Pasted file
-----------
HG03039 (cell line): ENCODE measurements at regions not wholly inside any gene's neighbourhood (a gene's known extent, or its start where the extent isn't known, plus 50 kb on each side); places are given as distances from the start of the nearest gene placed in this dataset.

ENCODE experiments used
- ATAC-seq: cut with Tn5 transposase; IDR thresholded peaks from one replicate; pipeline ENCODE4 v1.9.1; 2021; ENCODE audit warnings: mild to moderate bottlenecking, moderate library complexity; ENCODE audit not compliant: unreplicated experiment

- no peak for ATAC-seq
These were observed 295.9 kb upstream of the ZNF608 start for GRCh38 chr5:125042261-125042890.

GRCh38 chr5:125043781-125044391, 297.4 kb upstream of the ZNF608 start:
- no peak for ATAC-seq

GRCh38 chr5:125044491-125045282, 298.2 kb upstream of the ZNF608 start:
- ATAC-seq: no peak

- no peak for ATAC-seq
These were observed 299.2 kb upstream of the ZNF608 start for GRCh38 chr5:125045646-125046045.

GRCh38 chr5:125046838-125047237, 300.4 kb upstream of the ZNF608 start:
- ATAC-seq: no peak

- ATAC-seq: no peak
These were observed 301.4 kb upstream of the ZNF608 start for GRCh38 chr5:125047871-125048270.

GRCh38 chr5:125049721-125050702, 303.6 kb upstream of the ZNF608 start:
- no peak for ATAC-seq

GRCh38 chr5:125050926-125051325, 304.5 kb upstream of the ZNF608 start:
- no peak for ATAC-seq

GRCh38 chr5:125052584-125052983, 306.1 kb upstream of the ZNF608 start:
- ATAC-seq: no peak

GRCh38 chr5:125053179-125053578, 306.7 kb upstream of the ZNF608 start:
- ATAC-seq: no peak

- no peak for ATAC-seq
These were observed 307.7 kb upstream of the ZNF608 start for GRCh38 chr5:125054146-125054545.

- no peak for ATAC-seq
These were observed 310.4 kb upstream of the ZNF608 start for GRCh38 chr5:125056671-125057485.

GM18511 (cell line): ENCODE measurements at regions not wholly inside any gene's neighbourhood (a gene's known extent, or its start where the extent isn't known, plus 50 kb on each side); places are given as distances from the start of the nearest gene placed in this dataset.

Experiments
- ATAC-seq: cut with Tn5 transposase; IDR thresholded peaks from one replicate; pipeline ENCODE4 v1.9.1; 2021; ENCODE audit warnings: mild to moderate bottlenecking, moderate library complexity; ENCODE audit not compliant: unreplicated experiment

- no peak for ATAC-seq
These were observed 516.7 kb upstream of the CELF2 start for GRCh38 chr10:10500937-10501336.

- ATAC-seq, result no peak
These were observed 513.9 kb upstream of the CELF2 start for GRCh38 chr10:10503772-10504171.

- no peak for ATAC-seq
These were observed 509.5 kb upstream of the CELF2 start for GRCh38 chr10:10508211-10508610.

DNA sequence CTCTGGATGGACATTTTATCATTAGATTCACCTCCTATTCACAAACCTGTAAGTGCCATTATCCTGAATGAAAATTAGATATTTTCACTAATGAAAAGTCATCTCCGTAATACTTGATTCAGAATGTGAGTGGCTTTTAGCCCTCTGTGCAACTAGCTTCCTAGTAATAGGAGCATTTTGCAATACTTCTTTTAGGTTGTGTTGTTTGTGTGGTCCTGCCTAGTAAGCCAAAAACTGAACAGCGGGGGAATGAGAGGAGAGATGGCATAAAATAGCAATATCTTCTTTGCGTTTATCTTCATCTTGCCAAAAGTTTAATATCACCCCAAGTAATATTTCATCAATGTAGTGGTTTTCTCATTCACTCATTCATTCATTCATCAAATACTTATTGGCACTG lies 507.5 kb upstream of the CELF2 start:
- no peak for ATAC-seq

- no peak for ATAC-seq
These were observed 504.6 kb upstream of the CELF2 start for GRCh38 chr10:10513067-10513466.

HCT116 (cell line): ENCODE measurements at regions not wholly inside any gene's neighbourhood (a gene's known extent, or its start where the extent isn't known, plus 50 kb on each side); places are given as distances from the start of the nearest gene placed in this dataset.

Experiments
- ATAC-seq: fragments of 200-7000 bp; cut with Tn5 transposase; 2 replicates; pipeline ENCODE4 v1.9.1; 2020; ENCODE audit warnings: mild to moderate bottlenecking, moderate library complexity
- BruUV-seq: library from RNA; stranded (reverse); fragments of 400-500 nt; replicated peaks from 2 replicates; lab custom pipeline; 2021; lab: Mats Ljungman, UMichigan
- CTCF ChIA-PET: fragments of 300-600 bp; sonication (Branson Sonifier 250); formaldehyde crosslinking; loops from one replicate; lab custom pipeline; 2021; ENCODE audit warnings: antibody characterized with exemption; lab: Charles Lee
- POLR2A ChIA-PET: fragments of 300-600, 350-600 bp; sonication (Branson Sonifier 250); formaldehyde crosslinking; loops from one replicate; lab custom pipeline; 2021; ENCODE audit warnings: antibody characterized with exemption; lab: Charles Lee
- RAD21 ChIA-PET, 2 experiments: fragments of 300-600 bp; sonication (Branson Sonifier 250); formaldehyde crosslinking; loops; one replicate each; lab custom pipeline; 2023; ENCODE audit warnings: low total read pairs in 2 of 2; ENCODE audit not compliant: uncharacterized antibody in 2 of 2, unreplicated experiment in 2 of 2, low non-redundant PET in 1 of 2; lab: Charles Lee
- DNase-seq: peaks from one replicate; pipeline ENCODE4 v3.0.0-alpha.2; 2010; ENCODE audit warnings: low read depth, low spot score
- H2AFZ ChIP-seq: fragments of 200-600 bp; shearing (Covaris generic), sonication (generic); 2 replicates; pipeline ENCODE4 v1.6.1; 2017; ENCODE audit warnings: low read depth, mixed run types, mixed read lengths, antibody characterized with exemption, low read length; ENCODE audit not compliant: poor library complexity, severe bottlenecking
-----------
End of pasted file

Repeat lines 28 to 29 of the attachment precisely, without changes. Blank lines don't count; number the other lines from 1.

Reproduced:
GM18511 (cell line): ENCODE measurements at regions not wholly inside any gene's neighbourhood (a gene's known extent, or its start where the extent isn't known, plus 50 kb on each side); places are given as distances from the start of the nearest gene placed in this dataset.

Experiments